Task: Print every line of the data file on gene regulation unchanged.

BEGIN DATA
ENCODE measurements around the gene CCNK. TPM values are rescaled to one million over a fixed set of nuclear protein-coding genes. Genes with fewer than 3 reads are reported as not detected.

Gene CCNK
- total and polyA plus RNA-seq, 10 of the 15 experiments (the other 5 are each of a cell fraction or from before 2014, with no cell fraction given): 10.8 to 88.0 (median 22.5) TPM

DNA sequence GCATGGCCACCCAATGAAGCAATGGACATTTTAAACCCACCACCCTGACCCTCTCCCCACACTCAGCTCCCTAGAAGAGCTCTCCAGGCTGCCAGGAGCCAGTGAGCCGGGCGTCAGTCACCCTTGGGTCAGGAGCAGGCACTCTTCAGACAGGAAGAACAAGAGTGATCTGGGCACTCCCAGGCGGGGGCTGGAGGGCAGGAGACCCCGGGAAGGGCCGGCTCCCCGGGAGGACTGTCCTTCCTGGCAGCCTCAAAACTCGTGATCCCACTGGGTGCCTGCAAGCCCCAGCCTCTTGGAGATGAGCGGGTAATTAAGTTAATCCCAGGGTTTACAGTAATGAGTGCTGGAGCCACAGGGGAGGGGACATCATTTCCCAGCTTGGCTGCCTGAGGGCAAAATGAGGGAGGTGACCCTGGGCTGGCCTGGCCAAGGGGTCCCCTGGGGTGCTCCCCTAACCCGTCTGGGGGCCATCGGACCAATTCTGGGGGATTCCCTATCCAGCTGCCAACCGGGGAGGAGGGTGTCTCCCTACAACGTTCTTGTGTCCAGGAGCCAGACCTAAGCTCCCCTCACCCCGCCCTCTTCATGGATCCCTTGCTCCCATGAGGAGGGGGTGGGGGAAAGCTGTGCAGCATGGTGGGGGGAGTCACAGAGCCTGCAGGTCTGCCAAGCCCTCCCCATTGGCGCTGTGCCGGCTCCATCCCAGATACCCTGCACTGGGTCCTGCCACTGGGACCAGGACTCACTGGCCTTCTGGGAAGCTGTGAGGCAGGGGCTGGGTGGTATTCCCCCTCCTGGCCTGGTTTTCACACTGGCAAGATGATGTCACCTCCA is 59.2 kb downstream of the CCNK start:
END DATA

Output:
ENCODE measurements around the gene CCNK. TPM values are rescaled to one million over a fixed set of nuclear protein-coding genes. Genes with fewer than 3 reads are reported as not detected.

Gene CCNK
- total and polyA plus RNA-seq, 10 of the 15 experiments (the other 5 are each of a cell fraction or from before 2014, with no cell fraction given): 10.8 to 88.0 (median 22.5) TPM

DNA sequence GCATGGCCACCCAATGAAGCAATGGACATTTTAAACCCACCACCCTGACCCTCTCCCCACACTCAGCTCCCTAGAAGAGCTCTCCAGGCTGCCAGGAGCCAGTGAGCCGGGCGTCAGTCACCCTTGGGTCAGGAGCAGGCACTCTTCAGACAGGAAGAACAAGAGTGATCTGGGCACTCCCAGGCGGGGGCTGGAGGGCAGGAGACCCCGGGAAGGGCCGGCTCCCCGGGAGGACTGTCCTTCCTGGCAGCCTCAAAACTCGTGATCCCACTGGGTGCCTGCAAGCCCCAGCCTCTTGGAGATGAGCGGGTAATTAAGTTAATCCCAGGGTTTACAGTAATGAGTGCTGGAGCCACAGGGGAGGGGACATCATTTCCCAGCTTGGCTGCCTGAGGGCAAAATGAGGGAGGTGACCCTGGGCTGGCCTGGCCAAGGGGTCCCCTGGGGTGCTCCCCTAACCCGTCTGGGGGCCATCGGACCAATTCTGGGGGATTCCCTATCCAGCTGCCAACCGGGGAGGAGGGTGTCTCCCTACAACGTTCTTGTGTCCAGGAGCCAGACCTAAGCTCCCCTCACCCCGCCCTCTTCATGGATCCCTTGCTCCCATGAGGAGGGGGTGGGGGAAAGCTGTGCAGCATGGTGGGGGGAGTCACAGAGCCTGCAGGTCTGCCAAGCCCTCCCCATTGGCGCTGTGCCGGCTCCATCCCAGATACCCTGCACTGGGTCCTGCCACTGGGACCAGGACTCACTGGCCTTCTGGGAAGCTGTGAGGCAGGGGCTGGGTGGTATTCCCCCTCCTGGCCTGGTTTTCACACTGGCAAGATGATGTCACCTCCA is 59.2 kb downstream of the CCNK start: